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IBM's Smoking Objection to SCO's Motion to Sell Outside the Ordinary Course of Business
Tuesday, July 21 2009 @ 01:45 AM EDT

Here's the IBM objection [PDF] to SCO's proposed sale of assets to unXis, as text. Novell's objection is here, PDF and text. And here's SCO's proposed sales agreement which they each reference.

You've never read anything like this, not in the entire history of the SCO saga. The picture is getting darker.

The really stunning parts begin on page 7 of the filing, where IBM reports on what it has found out in discovery. There is one sentence that I don't believe even a skillful attorney can dance around. There will have to be some explanation for it, paragraph 13, about the payments to Stephen Norris by SCO's German affiliate:

None of the German affiliate's payments appear to have been disclosed previously to this Court.
Worse, for SCO, is that IBM is not yet done with discovery. Remember when we were trying to figure out SCO's finances, comparing the MORs with the SEC filings, and we couldn't get the subsidiaries' money to add up? Read on and light bulbs will go on in your head.

Here's an explanation of bankruptcy fraud, and here's the DOJ's page of resources on the topic. Here's the page that explains what kinds of things the law categorizes as fraud. Because I know that is the next thing you will be asking me to explain.



In re:

The SCO GROUP, INC., et al.,


Chapter 11

Case No, 07-11337 (KG)
(Jointly Administered)

Hearing Date: July 27, 2009 at 9:00 a.m.
prevailing Eastern Time

Objection Deadline: July 20, 2009 at 4:00
p.m. prevailing Eastern Time

Related Docket No.: 815


The SCO Group, Inc. ("SCO Group") and SCO Operations, Inc. ("Operations", and, collectively with SCO Group, "SCO" or the "Debtors"), the debtors and debtors in possession, filed their "Motion for Authority to Sell Property Outside the Ordinary Course of Business Free and Clear of Interests and for Approval of Assumption and Assignment of Executory Contracts and Unexpired Leases in Conjunction with Sale," on June 22, 2009 (the "Motion").

International Business Machines Corporation ("IBM"), a creditor and stockholder in these Chapter 11 cases, objects to the Motion based on the deficiencies in the record for approval of the Motion and in the underlying Purchase and Sale Agreement.



A. The Purchase and Sale Agreement

1. The Purchase and Sale Agreement. The Motion seeks, among other things, authority to sell the "Purchased Assets" (as defined below) free and clear of interests and claims in a private sale under and in accordance with the Purchase and Sale Agreement dated June 15, 2009 (the "PSA"), by and among SCO Group, Operations, SCO Global, Inc, (collectively, SCO Group, Operations and SCO Global, Inc., the "Sellers") and unXis, Inc. (the "Purchaser").

2. Purchased Assets. Under the PSA, the "Purchased Assets" are defined to include:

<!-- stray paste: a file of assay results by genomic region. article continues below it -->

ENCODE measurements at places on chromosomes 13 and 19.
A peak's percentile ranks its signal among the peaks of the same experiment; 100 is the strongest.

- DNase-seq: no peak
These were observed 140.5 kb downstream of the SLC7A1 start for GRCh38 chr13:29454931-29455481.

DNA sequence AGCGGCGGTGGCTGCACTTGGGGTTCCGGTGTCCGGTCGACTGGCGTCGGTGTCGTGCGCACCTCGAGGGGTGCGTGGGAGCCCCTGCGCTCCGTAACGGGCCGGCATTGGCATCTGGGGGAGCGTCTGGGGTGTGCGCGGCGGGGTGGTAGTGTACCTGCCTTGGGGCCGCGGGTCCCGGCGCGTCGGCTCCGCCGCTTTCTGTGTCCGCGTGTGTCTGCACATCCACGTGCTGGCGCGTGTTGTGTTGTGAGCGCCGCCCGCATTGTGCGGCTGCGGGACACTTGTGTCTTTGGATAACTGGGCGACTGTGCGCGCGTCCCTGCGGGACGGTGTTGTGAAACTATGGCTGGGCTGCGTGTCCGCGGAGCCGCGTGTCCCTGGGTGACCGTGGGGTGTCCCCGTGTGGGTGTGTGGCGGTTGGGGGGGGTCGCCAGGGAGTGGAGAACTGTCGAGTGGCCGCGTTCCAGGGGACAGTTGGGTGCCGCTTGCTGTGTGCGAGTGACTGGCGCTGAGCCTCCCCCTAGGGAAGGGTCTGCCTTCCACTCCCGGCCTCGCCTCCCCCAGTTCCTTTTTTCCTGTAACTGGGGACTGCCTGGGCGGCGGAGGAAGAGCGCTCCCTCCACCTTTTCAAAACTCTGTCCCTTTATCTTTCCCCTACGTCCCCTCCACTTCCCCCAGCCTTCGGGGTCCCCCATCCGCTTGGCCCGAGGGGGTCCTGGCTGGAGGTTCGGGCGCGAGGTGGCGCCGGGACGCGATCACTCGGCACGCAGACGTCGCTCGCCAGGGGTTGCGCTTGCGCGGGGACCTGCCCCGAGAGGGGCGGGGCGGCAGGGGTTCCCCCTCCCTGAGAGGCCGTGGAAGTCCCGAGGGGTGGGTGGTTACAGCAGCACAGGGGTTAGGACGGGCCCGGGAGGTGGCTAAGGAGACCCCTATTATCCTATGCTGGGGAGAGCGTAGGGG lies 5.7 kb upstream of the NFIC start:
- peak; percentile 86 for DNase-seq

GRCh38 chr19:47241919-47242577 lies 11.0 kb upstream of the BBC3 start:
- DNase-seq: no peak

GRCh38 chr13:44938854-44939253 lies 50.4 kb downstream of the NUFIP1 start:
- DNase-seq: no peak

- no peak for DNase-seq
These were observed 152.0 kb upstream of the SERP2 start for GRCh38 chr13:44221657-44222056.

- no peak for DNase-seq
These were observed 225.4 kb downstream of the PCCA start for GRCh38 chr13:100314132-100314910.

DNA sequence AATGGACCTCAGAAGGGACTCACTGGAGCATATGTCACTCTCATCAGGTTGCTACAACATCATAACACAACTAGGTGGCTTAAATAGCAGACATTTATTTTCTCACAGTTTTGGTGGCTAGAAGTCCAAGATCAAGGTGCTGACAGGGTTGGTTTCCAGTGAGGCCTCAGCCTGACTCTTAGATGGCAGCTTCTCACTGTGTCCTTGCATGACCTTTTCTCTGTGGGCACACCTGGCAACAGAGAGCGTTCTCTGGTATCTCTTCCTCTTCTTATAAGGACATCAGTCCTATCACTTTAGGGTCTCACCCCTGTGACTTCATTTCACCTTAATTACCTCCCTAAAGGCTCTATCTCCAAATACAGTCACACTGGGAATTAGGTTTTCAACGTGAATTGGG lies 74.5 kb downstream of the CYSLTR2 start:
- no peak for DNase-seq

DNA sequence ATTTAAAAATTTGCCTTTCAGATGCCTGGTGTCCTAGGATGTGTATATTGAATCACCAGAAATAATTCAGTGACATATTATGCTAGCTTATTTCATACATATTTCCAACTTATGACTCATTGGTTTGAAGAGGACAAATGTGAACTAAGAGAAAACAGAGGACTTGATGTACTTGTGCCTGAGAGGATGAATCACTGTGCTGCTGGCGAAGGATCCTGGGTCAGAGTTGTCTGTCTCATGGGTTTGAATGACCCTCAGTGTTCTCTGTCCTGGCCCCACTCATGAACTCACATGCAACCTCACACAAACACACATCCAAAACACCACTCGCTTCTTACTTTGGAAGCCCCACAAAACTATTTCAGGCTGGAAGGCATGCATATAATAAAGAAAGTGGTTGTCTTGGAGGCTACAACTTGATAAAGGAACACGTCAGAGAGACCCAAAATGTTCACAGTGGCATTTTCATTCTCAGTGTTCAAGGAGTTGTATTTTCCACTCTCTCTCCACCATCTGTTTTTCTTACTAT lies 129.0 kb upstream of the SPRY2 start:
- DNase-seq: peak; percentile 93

1. substantially all of the Debtors' assets related to the UNIX and OpenServer business,

  2. certain of the Debtors' nondebtor subsidiary companies (the "Purchased Subsidiaries"),

  3. certain of the Debtors' mobile platform products, other than certain Mobility applications (including the Debtors' "Me Inc," technology and products),

  4. all right, title and interest of the Sellers in and to the rights of SCO Group, if any, with respect to certain agreements between AT&T Technologies, Inc. and IBM and certain agreements between AT&T Technologies, Inc. and Sequent Computer Systems, Inc. (collectively, the "Litigated Contract Rights"), in each case as finally determined in the litigation pending in the United States District Court for the District of Utah (the "Utah Court") between SCO Group and Novell, Inc. ("Novell") and presently on appeal


    before the United States Court of Appeals for the Tenth Circuit (the "Novell litigation") and subject to certain provisions of the PSA relating to SCO Group's retention of rights,

  5. all right, title and interest of the Sellers in and to all copyrights the ownership of which is claimed by SCO Group in the Novell litigation (the "Litigated Copyrights"), as finally determined in the Novell litigation and subject to certain provisions of the PSA relating to SCO Group's retention of rights, and

  6. all rights to recover past, present and future damages from third parties for the breach, infringement or misappropriation, as the case may be, of any of the foregoing. (Mot. 4; PSA 2.2.)

3. Excluded Assets and the Retained SCO Rights. The PSA provides for the Debtors to retain, inter alia,

  1. certain Mobility applications, including the Debtors' "Me Inc." technology and products, (PSA at Ex. D.); and

  2. the "Retained SCO Rights," defined as:

    1. all right, title and interest in and to the "Pending SCO Litigation Claims" (which are the pending actions against Novell, IBM, AutoZone and Red Hat), and

    2. "such right, title and interest in and to the Litigated Copyrights and the Litigated Contract Rights as are finally determined in the Novell Litigation to have been owned by SCO Group as [sic] the Closing Date."


(PSA 12.1,) The PSA provides that the proceeds of any of the claims under the Retained SCO Rights will not be transferred to the Purchaser under any circumstances and shall be free of any claim of Purchaser. (PSA at 12.1.) The Motion describes the reason for the Retained SCO Rights provision as follows:

SCO Group retains its claims... for the purposes of continuing the pending litigation and also asserting claims against third parties on the grounds that the Linux operating system and Linux-based products infringe those rights.
(Mot. 7.)

4. Excluded Liabilities. The PSA provides that "the Purchaser shall not assume [or] be liable for" any Excluded Liabilities, including any liabilities (i) in connection with any "Action," including "the Novell litigation, the IBM Litigation, the AutoZone Litigation and the Red Hat Litigation" and (ii) for "SVRX Royalties under any Contracts that are determined in any Action to be SVRX Licenses as a result of a final determination in the Novell Litigation that SCO Group is the owner of the Litigated Copyrights." (PSA 2.5(g), (h).)